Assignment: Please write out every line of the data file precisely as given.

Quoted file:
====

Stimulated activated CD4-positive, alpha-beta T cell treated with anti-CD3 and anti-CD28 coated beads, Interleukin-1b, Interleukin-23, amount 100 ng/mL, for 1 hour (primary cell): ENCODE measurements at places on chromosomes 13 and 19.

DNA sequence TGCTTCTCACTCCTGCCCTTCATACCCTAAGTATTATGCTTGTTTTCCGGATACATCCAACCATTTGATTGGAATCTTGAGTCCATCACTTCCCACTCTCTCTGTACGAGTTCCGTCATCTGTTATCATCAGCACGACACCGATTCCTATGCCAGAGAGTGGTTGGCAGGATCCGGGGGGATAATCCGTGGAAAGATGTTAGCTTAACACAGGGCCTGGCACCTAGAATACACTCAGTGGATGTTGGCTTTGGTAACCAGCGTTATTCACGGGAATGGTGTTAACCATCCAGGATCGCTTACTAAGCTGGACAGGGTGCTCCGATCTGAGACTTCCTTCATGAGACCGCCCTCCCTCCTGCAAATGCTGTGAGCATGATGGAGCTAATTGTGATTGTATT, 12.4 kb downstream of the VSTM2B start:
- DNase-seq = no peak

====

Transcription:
Stimulated activated CD4-positive, alpha-beta T cell treated with anti-CD3 and anti-CD28 coated beads, Interleukin-1b, Interleukin-23, amount 100 ng/mL, for 1 hour (primary cell): ENCODE measurements at places on chromosomes 13 and 19.

DNA sequence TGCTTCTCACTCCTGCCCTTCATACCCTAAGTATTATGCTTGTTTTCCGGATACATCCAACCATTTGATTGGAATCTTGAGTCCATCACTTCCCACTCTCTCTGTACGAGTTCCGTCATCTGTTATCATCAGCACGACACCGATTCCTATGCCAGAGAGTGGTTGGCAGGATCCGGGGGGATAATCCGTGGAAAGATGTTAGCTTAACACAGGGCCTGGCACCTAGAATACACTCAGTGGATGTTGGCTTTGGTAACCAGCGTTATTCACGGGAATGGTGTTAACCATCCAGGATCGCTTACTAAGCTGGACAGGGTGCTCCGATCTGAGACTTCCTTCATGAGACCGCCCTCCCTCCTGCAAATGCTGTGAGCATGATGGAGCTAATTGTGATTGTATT, 12.4 kb downstream of the VSTM2B start:
- DNase-seq = no peak